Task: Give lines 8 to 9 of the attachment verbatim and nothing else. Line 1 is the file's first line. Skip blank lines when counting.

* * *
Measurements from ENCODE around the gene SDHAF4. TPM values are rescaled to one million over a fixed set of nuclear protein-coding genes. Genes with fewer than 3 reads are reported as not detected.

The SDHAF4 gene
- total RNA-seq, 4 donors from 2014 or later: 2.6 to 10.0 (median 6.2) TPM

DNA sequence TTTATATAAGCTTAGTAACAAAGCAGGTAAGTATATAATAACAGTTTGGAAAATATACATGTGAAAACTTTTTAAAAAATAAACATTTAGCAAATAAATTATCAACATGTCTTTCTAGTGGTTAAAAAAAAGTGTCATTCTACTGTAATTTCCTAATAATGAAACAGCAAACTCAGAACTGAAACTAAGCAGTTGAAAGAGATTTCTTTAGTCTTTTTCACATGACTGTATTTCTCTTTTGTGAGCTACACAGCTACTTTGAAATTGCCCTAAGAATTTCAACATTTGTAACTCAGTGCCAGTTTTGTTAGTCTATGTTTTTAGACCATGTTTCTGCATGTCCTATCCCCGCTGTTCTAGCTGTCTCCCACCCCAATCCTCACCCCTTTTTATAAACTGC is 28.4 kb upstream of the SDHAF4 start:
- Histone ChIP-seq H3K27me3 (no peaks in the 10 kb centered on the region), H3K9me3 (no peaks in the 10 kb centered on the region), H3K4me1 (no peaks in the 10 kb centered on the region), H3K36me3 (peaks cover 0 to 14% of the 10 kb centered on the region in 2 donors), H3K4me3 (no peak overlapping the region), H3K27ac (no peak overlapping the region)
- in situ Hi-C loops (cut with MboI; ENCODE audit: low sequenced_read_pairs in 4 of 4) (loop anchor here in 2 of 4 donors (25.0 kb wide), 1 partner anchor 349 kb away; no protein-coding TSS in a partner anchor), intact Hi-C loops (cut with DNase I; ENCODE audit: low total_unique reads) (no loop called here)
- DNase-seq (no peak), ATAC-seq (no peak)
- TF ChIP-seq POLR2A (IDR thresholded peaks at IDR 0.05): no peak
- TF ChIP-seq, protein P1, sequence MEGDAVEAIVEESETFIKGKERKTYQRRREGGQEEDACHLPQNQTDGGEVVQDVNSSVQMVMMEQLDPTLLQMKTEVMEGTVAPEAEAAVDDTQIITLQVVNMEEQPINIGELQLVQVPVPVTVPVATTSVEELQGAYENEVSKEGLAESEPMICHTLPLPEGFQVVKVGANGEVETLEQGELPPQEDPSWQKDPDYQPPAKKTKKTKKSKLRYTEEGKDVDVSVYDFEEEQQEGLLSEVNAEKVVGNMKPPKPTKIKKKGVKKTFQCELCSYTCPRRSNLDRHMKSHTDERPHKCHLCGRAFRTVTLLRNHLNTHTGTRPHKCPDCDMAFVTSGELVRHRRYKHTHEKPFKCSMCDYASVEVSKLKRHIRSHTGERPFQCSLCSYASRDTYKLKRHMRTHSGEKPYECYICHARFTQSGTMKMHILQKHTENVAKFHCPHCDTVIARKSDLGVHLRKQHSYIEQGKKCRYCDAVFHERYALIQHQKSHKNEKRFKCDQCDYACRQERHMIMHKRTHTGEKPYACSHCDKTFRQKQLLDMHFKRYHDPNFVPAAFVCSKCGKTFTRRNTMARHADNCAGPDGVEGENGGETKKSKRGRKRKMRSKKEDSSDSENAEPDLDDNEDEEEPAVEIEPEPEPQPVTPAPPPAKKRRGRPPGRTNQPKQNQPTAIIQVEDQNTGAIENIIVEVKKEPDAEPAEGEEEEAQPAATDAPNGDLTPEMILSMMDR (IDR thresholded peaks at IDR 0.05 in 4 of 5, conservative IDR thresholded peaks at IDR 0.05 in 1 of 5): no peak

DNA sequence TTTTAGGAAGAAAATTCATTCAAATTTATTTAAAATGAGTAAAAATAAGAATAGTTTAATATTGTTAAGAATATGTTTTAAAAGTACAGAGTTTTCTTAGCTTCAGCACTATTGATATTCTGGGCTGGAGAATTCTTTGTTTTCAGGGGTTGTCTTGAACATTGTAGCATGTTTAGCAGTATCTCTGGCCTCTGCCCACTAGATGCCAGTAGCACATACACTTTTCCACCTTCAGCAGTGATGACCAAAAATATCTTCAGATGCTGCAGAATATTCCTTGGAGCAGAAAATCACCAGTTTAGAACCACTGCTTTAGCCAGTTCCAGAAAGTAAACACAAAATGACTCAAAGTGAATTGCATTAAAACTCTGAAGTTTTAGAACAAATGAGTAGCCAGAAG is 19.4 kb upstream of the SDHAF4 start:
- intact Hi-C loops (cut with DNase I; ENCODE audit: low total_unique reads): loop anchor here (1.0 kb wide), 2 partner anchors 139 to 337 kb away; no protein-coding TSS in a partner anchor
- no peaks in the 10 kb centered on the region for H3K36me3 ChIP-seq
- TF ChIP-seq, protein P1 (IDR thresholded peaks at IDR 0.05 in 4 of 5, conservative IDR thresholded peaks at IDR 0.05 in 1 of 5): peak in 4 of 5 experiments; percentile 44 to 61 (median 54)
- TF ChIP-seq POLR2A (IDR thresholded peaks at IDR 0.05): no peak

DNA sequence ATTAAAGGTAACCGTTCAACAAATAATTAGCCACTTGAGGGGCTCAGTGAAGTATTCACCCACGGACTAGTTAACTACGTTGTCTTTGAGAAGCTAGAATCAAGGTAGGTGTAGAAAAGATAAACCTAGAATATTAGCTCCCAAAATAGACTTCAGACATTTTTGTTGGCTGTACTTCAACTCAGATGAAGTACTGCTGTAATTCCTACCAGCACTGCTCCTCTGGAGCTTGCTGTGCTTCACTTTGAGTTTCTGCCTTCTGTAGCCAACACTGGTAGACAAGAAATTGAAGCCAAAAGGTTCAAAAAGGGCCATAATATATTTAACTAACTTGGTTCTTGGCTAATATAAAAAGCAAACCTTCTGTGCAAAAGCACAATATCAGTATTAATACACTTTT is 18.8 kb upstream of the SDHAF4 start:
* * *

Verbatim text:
- TF ChIP-seq POLR2A (IDR thresholded peaks at IDR 0.05): no peak
- TF ChIP-seq, protein P1, sequence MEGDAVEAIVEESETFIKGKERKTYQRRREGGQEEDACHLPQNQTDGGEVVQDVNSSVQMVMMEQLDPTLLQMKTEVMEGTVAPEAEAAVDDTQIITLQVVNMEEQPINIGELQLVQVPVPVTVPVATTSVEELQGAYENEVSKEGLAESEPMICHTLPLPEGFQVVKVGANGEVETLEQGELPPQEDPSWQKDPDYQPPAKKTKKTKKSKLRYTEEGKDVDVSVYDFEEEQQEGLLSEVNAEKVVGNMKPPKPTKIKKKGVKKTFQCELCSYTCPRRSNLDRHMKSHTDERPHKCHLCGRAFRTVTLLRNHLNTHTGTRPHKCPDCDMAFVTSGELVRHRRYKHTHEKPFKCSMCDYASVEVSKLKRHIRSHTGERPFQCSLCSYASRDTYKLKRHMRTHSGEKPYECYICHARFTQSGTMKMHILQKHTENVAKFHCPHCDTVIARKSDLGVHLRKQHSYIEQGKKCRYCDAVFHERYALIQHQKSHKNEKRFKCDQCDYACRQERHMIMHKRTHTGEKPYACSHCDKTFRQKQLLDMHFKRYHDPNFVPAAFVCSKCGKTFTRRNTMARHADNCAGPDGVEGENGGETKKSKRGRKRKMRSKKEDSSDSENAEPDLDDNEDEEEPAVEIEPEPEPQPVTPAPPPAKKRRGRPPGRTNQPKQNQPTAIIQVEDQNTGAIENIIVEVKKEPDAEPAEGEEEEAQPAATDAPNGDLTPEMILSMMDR (IDR thresholded peaks at IDR 0.05 in 4 of 5, conservative IDR thresholded peaks at IDR 0.05 in 1 of 5): no peak